COLUMBUS – While pork portrays itself as the other white meat, it is clear that the only saving grace of the fall market is the fact that consumers are treating pork as the other red meat.
With cattle prices 50 percent above last year’s prices and retail beef prices finally rising to compensate for this fact, pork is becoming of greater interest to the retailer and consumer.
Price support. What else can explain how the United States produced more pork in October of 2003 than during the disastrous December of 1998 while supporting prices higher than last year?
We are on pace to slaughter about as many hogs as the fall of 1998, but with prices in the mid-$30’s rather than in the low-$20’s.
While prices in the mid-$30’s cannot deliver profits to producers, prices in the $20’s would have been disastrous.
Watching the market. Most market watchers predicted the price about right for the fall but were about 5 percent too low on our projections of pork production.
The unexpected price is easy to link to the beef situation, but what about the bountiful hog slaughter?
Fall slaughter expectations are usually developed by taking last year’s slaughter as a baseline and then increasing or decreasing it by the year-over-year change in the reported market hog herd by size group.
For example, USDA estimated that the heaviest weight group (more than 180 pounds) was 5 percent smaller than year previous in its Sept. 1, 2003 inventory figures; hence, the expectation was for slaughter during September to be about 5 percent smaller than year previous.
Imports matter. This had to be adjusted for any changes in the number of slaughter hogs being imported from Canada.
In 2002 Canadian imports represented about 2 percent of weekly slaughter (about 35,000 hogs/week) while in 2003 this figure rose to about 65,000 per week.
So the 5 percent expected reduction in slaughter slips to about a 3.5 percent reduction in expected slaughter.
And that is about what actually happened in September: weekly slaughter was down about 4 percent for the first four weeks of September over year previous.
Using a similar process and accounting for the spurt in Canadian slaughter imports suggested the remainder of 2003 slaughter would be about dead even with last year.
Explain the difference. Instead we have seen weekly slaughter average 3 percent above year previous during October and November.
How do we explain the discrepancy?
The most pessimistic way would be to assume that we simply had a larger sow herd last March that produced a larger pig crop and that the sow herd was simply miscounted by USDA.
If this were the case (and accounting for imports of Canadian feeder pigs and the mild pace of sow slaughter) it would suggest the US breeding herd is actually 4.5 percent (273,000 sows) bigger than we thought.
This means pig crops not yet slaughtered and future farrowings will all produce larger supplies than we have expected, and could mean some retrenchment in the prices currently available on the futures markets for the winter and spring.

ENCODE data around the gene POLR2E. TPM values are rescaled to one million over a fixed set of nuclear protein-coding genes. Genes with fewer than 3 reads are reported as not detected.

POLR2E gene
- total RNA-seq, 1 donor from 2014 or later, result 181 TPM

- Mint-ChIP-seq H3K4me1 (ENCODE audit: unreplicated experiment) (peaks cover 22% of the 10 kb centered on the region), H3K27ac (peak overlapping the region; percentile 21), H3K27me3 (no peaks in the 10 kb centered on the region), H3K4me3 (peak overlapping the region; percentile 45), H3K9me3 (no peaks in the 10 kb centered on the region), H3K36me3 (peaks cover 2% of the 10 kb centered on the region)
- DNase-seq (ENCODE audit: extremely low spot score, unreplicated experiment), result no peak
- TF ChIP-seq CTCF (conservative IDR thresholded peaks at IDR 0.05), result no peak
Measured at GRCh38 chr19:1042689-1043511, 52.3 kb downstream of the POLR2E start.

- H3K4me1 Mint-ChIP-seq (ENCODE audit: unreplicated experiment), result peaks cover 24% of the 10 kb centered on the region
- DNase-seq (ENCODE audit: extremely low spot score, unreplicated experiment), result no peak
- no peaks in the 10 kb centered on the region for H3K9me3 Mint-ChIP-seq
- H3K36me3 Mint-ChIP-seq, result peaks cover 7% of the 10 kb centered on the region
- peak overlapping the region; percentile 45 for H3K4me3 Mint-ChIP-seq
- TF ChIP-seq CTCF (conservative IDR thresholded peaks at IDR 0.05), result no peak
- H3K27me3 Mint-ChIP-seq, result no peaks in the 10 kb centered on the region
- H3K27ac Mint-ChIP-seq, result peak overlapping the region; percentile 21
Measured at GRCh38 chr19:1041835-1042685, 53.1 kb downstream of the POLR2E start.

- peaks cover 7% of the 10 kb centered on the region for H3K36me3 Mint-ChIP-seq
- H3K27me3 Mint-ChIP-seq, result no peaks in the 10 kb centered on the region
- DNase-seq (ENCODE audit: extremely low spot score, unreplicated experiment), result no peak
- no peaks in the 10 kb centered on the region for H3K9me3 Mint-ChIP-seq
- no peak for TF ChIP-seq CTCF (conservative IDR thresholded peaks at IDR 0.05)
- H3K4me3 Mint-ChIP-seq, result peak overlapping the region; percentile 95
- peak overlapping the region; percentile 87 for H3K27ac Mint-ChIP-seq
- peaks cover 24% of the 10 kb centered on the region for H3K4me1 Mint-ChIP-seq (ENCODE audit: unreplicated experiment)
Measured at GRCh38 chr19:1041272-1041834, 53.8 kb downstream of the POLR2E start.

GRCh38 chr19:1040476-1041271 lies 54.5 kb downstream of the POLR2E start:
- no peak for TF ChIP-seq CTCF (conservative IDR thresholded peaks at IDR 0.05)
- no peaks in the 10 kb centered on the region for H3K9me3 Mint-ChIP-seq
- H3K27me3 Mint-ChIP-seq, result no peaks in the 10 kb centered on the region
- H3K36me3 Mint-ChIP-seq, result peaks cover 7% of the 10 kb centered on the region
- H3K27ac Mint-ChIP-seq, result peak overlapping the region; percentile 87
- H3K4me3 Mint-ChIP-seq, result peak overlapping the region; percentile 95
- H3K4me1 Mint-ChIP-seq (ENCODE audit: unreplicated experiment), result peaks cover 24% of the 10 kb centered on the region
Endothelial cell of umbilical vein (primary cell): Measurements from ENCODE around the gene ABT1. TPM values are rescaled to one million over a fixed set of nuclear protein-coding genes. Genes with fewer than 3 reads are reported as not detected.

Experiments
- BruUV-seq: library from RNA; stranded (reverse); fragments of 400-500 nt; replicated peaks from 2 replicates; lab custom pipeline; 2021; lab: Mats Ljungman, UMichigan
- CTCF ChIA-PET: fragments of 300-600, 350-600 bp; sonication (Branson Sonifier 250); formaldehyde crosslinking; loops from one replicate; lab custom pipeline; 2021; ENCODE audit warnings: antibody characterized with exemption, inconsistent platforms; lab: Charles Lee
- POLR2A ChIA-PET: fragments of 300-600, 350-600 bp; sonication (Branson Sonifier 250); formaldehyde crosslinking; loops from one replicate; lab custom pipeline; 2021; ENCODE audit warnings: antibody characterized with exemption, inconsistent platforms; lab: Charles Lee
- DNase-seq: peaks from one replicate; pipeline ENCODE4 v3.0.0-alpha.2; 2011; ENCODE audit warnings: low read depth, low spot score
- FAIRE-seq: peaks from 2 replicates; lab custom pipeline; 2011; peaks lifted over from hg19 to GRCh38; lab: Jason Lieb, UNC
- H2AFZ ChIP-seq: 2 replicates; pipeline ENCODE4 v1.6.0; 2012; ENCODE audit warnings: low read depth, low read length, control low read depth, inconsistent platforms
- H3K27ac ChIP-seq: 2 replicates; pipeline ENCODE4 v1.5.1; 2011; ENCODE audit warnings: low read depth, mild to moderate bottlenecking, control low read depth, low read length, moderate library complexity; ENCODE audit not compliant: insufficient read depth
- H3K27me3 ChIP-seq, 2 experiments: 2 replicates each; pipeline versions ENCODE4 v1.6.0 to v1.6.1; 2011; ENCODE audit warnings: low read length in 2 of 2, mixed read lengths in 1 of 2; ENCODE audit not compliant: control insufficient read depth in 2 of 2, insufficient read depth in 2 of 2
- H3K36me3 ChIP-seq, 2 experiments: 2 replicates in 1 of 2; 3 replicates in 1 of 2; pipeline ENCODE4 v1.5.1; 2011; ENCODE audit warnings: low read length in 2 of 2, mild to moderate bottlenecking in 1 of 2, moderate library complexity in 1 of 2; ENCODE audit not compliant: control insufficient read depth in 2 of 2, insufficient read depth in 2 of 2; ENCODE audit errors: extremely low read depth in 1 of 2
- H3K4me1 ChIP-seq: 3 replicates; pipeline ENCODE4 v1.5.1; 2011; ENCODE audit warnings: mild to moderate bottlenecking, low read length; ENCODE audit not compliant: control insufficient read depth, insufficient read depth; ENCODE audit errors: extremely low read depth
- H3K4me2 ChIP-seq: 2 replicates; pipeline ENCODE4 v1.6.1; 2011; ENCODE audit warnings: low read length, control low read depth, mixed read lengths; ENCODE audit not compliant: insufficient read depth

Optimism. The most optimistic scenario is that productivity hit a spurt.
But even with a record high rate of sow utilization (e.g., 48 percent of sows farrowing in the Mar-May quarter of 2003), record high sow productivity (e.g., 8.9 pigs per litter), and hogs finishing so fast that we have pulled one day ahead in terms of finishing times compared to last year (e.g., about 380,000 hogs), I still calculate that the sow herd would have to be 1.5 percent larger (88,000 sows) than reported.
I would expect the December USDA hogs and pigs report to include some type of revision of the size of the breeding herd of at least 1 percent, and I’m guessing the board has already built this into futures prices for 2004.
Futures prices. Any revision greater than 1 percent could cause some reductions in 2004 futures prices, however.
Currently those futures prices for lean hogs, corn and soybean meal are projecting a year with no profit for 2004.
For a typical finisher who sources 50 pound feeder pigs at cost, my models suggest net returns to be about $1 under break even for the next 12 months ($ per 100 pounds live weight).
Quarterly net returns above cash costs ($/hundredweight) on a quarterly basis are predicted as:
Battles. The battle for general price movements on the board over the next month will come down to a couple of factors.
First, will be the December Hogs and Pigs report (and leading private forecasts) with particular emphasis on any revisions in the sow herd size; potential of downward pressure on prices is likely.
Second, is the unfolding story of the strength of pork demand, both on its own and as a function of scarce beef supplies.
Only now are we seeing beefs price at retail really rise to its true level; pork and hence hog prices may continue to see some positive movement across all maturities due to this demand.
Open border? Finally, the Canadian situation may cool off a little as the border re-opening will slow the flow of slaughter cattle and as a more expensive Canadian dollar slows the flow of all Canadian product to the United States.
For example, last year you could buy 1.55 Canadian dollars with $1; this year only 1.3 Canadian dollars, or about a 20 percent increase in the price of Canadian goods.
(The author is an associate professor of agricultural, environmental and development economics at Ohio State.)
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